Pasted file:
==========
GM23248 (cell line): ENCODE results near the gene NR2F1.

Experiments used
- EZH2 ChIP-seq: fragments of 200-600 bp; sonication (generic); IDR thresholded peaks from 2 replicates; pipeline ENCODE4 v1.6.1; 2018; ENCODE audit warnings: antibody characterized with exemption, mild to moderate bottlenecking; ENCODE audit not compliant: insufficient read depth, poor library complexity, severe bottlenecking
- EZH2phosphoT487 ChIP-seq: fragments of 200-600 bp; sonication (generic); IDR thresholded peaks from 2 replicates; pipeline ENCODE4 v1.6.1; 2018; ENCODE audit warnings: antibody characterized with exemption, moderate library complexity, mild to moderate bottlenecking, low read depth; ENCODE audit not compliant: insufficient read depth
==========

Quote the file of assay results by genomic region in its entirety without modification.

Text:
GM23248 (cell line): ENCODE results near the gene NR2F1.

Experiments used
- EZH2 ChIP-seq: fragments of 200-600 bp; sonication (generic); IDR thresholded peaks from 2 replicates; pipeline ENCODE4 v1.6.1; 2018; ENCODE audit warnings: antibody characterized with exemption, mild to moderate bottlenecking; ENCODE audit not compliant: insufficient read depth, poor library complexity, severe bottlenecking
- EZH2phosphoT487 ChIP-seq: fragments of 200-600 bp; sonication (generic); IDR thresholded peaks from 2 replicates; pipeline ENCODE4 v1.6.1; 2018; ENCODE audit warnings: antibody characterized with exemption, moderate library complexity, mild to moderate bottlenecking, low read depth; ENCODE audit not compliant: insufficient read depth